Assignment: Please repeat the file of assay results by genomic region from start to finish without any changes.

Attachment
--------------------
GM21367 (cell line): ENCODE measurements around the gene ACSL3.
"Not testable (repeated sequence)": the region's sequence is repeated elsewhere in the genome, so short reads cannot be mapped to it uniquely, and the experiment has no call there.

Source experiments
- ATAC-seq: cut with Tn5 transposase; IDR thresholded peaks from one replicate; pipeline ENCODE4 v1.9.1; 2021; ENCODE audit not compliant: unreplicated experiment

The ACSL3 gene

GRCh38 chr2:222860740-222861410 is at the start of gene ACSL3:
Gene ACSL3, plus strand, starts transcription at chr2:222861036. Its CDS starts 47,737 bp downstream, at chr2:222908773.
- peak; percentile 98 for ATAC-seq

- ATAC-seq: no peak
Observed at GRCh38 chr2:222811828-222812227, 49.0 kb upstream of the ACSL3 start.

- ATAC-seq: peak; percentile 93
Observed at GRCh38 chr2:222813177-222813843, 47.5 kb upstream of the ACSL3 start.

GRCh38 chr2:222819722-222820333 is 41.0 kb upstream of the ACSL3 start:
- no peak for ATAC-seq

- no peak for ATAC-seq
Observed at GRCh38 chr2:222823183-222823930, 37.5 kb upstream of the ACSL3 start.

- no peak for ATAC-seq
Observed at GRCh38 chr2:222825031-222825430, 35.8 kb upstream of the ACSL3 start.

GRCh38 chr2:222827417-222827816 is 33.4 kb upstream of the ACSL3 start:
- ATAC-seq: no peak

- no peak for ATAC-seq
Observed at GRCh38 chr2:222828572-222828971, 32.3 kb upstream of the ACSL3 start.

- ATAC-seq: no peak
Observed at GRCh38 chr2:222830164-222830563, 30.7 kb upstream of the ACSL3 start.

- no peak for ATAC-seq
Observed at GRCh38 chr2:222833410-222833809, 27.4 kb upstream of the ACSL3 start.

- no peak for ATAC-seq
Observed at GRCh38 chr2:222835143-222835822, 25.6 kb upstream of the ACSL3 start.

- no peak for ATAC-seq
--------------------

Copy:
GM21367 (cell line): ENCODE measurements around the gene ACSL3.
"Not testable (repeated sequence)": the region's sequence is repeated elsewhere in the genome, so short reads cannot be mapped to it uniquely, and the experiment has no call there.

Source experiments
- ATAC-seq: cut with Tn5 transposase; IDR thresholded peaks from one replicate; pipeline ENCODE4 v1.9.1; 2021; ENCODE audit not compliant: unreplicated experiment

The ACSL3 gene

GRCh38 chr2:222860740-222861410 is at the start of gene ACSL3:
Gene ACSL3, plus strand, starts transcription at chr2:222861036. Its CDS starts 47,737 bp downstream, at chr2:222908773.
- peak; percentile 98 for ATAC-seq

- ATAC-seq: no peak
Observed at GRCh38 chr2:222811828-222812227, 49.0 kb upstream of the ACSL3 start.

- ATAC-seq: peak; percentile 93
Observed at GRCh38 chr2:222813177-222813843, 47.5 kb upstream of the ACSL3 start.

GRCh38 chr2:222819722-222820333 is 41.0 kb upstream of the ACSL3 start:
- no peak for ATAC-seq

- no peak for ATAC-seq
Observed at GRCh38 chr2:222823183-222823930, 37.5 kb upstream of the ACSL3 start.

- no peak for ATAC-seq
Observed at GRCh38 chr2:222825031-222825430, 35.8 kb upstream of the ACSL3 start.

GRCh38 chr2:222827417-222827816 is 33.4 kb upstream of the ACSL3 start:
- ATAC-seq: no peak

- no peak for ATAC-seq
Observed at GRCh38 chr2:222828572-222828971, 32.3 kb upstream of the ACSL3 start.

- ATAC-seq: no peak
Observed at GRCh38 chr2:222830164-222830563, 30.7 kb upstream of the ACSL3 start.

- no peak for ATAC-seq
Observed at GRCh38 chr2:222833410-222833809, 27.4 kb upstream of the ACSL3 start.

- no peak for ATAC-seq
Observed at GRCh38 chr2:222835143-222835822, 25.6 kb upstream of the ACSL3 start.

- no peak for ATAC-seq